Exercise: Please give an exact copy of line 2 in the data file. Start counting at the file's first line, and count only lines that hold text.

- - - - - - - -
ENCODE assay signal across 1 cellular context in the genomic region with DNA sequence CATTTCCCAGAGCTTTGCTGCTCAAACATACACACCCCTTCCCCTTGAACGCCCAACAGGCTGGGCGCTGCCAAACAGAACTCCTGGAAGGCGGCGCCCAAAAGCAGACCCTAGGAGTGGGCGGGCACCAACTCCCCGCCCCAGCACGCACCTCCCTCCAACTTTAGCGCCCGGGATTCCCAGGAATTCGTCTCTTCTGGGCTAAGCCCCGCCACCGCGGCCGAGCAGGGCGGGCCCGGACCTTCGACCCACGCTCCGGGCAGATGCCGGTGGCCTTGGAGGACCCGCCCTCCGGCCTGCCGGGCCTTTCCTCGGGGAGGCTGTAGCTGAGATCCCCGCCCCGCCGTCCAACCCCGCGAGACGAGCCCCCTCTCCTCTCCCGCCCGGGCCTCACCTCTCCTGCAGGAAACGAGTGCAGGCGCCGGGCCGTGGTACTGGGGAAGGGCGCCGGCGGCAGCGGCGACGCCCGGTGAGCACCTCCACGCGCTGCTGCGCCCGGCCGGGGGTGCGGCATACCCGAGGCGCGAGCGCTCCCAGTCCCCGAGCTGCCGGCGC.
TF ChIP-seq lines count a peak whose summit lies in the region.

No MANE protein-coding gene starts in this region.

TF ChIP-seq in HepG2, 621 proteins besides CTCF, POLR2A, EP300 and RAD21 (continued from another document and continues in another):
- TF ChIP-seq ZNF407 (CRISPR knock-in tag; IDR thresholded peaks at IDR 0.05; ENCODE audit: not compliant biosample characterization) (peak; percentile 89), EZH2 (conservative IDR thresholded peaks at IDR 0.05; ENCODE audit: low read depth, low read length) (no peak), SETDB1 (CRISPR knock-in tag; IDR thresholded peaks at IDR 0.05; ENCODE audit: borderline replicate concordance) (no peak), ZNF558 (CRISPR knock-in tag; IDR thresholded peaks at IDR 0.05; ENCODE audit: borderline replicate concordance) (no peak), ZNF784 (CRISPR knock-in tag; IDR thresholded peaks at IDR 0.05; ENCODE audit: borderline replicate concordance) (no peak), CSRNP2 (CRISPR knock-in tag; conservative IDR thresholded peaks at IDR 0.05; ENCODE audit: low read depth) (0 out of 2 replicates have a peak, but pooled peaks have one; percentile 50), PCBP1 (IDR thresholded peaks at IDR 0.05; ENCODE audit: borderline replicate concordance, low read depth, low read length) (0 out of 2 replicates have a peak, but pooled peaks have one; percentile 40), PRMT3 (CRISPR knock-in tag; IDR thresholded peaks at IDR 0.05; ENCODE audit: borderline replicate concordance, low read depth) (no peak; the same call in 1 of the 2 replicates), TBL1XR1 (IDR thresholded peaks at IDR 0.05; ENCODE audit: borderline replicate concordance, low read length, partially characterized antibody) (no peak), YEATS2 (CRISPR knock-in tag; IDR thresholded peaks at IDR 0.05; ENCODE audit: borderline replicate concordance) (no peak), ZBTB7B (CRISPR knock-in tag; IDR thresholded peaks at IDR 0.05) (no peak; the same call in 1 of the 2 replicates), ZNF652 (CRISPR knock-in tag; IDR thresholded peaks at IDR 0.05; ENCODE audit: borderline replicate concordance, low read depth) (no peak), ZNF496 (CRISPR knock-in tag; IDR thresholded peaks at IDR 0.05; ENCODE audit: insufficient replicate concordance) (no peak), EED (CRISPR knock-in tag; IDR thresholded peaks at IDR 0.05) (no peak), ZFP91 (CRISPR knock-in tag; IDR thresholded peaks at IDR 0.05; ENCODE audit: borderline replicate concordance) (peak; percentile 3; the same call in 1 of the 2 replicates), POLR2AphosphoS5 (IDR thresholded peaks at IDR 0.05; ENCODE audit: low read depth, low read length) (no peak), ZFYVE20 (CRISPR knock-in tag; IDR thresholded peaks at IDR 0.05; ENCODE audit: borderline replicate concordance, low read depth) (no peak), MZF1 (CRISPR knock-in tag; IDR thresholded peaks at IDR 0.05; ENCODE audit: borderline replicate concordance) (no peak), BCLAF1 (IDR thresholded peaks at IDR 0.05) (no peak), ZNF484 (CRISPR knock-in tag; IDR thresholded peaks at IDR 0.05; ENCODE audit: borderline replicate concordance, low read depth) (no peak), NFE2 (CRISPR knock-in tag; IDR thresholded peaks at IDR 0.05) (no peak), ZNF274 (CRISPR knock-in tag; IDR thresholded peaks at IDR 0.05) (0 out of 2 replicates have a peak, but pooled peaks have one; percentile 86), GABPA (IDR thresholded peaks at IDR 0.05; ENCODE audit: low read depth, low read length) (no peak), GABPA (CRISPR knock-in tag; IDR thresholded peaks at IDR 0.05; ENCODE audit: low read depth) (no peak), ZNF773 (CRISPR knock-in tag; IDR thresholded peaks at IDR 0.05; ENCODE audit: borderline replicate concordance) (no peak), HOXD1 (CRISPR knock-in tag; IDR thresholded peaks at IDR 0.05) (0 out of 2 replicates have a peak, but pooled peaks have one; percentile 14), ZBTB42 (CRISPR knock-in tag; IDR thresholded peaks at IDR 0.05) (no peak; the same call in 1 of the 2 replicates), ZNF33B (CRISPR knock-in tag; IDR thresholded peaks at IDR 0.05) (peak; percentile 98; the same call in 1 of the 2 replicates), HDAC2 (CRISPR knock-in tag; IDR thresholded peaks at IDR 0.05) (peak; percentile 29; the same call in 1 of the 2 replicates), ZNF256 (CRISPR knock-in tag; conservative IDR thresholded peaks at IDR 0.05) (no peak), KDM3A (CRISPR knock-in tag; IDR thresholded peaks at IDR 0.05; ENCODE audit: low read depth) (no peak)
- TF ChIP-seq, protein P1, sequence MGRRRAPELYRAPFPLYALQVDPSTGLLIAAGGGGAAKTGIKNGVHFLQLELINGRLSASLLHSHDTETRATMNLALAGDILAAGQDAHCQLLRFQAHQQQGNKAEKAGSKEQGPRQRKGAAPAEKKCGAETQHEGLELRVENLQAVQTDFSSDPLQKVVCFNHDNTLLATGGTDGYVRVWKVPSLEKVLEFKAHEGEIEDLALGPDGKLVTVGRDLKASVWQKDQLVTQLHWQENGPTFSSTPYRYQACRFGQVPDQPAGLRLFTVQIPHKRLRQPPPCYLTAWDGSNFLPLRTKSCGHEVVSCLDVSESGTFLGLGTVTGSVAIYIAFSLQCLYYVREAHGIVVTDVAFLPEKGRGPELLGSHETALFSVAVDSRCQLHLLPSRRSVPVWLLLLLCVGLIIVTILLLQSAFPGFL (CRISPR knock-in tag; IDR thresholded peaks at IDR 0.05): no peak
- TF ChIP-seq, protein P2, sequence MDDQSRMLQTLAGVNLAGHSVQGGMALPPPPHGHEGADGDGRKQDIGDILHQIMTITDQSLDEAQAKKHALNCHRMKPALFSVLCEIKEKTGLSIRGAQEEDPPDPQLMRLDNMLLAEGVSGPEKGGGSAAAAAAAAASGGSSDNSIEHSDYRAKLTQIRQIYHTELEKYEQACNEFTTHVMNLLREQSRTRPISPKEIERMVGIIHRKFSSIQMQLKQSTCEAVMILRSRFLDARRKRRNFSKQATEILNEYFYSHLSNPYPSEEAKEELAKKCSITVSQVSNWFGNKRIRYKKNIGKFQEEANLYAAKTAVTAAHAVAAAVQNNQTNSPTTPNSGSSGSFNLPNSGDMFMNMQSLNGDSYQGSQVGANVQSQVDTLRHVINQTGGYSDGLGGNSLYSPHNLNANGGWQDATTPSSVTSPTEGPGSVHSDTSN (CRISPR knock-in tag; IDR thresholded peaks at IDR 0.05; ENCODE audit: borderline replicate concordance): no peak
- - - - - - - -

TF ChIP-seq lines count a peak whose summit lies in the region.